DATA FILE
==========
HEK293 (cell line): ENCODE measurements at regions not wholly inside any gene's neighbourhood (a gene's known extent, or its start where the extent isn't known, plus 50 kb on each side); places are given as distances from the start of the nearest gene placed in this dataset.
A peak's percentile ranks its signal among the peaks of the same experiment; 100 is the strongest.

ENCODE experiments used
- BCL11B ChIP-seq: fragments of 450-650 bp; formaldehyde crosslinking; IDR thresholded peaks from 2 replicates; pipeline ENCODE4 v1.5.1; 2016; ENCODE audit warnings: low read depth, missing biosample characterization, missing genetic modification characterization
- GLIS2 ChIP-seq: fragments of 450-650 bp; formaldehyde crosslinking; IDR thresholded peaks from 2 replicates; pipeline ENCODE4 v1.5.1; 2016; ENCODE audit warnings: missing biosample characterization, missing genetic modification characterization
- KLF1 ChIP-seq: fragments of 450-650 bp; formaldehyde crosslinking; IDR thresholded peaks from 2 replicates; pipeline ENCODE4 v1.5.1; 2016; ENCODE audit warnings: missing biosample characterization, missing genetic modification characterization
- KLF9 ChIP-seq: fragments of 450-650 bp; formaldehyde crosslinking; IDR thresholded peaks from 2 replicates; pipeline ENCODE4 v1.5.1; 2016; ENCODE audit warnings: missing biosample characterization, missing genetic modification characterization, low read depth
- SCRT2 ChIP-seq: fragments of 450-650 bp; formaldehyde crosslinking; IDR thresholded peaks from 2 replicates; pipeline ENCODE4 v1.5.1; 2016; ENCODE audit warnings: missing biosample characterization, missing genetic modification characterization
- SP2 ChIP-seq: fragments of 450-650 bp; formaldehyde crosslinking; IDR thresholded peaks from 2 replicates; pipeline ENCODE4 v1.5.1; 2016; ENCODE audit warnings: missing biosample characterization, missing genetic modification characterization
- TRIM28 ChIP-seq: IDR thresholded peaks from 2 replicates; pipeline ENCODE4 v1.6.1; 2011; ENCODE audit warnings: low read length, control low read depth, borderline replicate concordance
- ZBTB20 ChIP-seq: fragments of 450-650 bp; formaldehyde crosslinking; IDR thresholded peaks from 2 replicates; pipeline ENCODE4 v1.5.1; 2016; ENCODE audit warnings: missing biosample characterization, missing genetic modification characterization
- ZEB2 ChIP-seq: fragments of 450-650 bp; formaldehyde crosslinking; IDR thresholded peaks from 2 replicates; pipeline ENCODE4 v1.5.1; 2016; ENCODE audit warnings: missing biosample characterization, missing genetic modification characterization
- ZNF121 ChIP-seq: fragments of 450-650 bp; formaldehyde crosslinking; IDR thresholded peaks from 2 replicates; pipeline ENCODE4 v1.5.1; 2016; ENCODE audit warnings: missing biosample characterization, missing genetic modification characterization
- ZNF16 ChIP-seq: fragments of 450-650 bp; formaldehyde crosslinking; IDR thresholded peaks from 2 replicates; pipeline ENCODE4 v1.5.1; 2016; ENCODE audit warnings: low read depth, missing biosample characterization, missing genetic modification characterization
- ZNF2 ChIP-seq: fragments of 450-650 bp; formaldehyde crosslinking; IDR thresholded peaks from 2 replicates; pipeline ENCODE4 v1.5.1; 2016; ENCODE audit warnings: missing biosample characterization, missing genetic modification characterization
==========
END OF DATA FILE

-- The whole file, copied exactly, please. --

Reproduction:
HEK293 (cell line): ENCODE measurements at regions not wholly inside any gene's neighbourhood (a gene's known extent, or its start where the extent isn't known, plus 50 kb on each side); places are given as distances from the start of the nearest gene placed in this dataset.
A peak's percentile ranks its signal among the peaks of the same experiment; 100 is the strongest.

ENCODE experiments used
- BCL11B ChIP-seq: fragments of 450-650 bp; formaldehyde crosslinking; IDR thresholded peaks from 2 replicates; pipeline ENCODE4 v1.5.1; 2016; ENCODE audit warnings: low read depth, missing biosample characterization, missing genetic modification characterization
- GLIS2 ChIP-seq: fragments of 450-650 bp; formaldehyde crosslinking; IDR thresholded peaks from 2 replicates; pipeline ENCODE4 v1.5.1; 2016; ENCODE audit warnings: missing biosample characterization, missing genetic modification characterization
- KLF1 ChIP-seq: fragments of 450-650 bp; formaldehyde crosslinking; IDR thresholded peaks from 2 replicates; pipeline ENCODE4 v1.5.1; 2016; ENCODE audit warnings: missing biosample characterization, missing genetic modification characterization
- KLF9 ChIP-seq: fragments of 450-650 bp; formaldehyde crosslinking; IDR thresholded peaks from 2 replicates; pipeline ENCODE4 v1.5.1; 2016; ENCODE audit warnings: missing biosample characterization, missing genetic modification characterization, low read depth
- SCRT2 ChIP-seq: fragments of 450-650 bp; formaldehyde crosslinking; IDR thresholded peaks from 2 replicates; pipeline ENCODE4 v1.5.1; 2016; ENCODE audit warnings: missing biosample characterization, missing genetic modification characterization
- SP2 ChIP-seq: fragments of 450-650 bp; formaldehyde crosslinking; IDR thresholded peaks from 2 replicates; pipeline ENCODE4 v1.5.1; 2016; ENCODE audit warnings: missing biosample characterization, missing genetic modification characterization
- TRIM28 ChIP-seq: IDR thresholded peaks from 2 replicates; pipeline ENCODE4 v1.6.1; 2011; ENCODE audit warnings: low read length, control low read depth, borderline replicate concordance
- ZBTB20 ChIP-seq: fragments of 450-650 bp; formaldehyde crosslinking; IDR thresholded peaks from 2 replicates; pipeline ENCODE4 v1.5.1; 2016; ENCODE audit warnings: missing biosample characterization, missing genetic modification characterization
- ZEB2 ChIP-seq: fragments of 450-650 bp; formaldehyde crosslinking; IDR thresholded peaks from 2 replicates; pipeline ENCODE4 v1.5.1; 2016; ENCODE audit warnings: missing biosample characterization, missing genetic modification characterization
- ZNF121 ChIP-seq: fragments of 450-650 bp; formaldehyde crosslinking; IDR thresholded peaks from 2 replicates; pipeline ENCODE4 v1.5.1; 2016; ENCODE audit warnings: missing biosample characterization, missing genetic modification characterization
- ZNF16 ChIP-seq: fragments of 450-650 bp; formaldehyde crosslinking; IDR thresholded peaks from 2 replicates; pipeline ENCODE4 v1.5.1; 2016; ENCODE audit warnings: low read depth, missing biosample characterization, missing genetic modification characterization
- ZNF2 ChIP-seq: fragments of 450-650 bp; formaldehyde crosslinking; IDR thresholded peaks from 2 replicates; pipeline ENCODE4 v1.5.1; 2016; ENCODE audit warnings: missing biosample characterization, missing genetic modification characterization